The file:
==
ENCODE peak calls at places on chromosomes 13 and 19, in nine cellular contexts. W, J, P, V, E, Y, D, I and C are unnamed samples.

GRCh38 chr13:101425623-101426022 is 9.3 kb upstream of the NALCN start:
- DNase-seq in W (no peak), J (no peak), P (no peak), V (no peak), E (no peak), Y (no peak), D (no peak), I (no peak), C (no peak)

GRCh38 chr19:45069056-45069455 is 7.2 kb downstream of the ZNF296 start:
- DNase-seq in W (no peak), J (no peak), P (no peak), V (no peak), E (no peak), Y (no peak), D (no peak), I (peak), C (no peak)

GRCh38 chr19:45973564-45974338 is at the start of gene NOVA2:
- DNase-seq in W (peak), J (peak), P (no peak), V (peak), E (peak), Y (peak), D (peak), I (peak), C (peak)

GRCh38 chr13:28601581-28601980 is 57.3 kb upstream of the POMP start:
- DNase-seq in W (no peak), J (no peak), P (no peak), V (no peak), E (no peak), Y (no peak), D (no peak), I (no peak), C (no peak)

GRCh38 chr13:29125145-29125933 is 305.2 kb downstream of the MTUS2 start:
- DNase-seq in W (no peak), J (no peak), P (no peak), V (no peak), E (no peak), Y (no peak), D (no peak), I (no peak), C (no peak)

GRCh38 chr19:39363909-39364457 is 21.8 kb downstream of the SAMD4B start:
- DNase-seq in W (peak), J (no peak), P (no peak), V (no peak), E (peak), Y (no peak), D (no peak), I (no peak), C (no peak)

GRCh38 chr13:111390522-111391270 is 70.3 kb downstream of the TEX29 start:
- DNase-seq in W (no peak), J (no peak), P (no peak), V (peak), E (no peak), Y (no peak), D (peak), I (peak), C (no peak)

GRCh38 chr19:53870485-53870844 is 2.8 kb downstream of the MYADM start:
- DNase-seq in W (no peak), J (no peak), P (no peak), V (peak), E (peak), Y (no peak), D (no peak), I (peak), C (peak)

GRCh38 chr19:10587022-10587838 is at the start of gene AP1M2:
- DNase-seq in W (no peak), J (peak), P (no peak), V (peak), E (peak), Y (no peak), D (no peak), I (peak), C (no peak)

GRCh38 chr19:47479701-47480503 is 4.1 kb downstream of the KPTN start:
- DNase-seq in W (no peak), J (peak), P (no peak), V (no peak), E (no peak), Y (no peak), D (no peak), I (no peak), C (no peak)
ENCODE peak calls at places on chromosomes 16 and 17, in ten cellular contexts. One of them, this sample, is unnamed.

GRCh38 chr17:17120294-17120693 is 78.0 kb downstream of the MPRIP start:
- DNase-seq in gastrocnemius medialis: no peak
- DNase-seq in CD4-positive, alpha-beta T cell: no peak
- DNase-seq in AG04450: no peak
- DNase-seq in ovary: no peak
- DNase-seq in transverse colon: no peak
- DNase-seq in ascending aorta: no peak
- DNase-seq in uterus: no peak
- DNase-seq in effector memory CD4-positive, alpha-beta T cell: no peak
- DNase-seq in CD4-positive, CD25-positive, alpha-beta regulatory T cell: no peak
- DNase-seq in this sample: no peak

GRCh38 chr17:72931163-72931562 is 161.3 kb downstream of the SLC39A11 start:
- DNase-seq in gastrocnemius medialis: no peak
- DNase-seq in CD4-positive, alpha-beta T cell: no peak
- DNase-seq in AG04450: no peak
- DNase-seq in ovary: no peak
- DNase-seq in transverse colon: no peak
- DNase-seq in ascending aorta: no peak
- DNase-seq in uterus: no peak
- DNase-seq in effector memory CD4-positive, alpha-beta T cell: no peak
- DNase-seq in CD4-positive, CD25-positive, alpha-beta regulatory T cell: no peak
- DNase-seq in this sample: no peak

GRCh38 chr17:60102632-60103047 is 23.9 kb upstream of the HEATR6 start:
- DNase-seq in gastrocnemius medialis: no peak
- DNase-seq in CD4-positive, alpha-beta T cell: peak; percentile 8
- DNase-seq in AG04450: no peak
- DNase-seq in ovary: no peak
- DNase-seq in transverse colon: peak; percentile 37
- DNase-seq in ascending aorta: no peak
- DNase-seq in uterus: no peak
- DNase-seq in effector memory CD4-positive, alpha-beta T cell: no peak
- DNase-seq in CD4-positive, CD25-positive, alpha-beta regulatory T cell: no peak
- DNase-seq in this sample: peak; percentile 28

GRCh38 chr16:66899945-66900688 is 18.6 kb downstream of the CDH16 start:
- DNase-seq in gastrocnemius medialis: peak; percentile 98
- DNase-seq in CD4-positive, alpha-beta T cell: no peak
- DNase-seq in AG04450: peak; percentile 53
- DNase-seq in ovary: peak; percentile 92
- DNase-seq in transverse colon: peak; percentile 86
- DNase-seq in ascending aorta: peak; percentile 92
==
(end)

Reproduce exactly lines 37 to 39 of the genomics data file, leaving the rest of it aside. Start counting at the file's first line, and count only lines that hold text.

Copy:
- DNase-seq in AG04450: no peak
- DNase-seq in ovary: no peak
- DNase-seq in transverse colon: no peak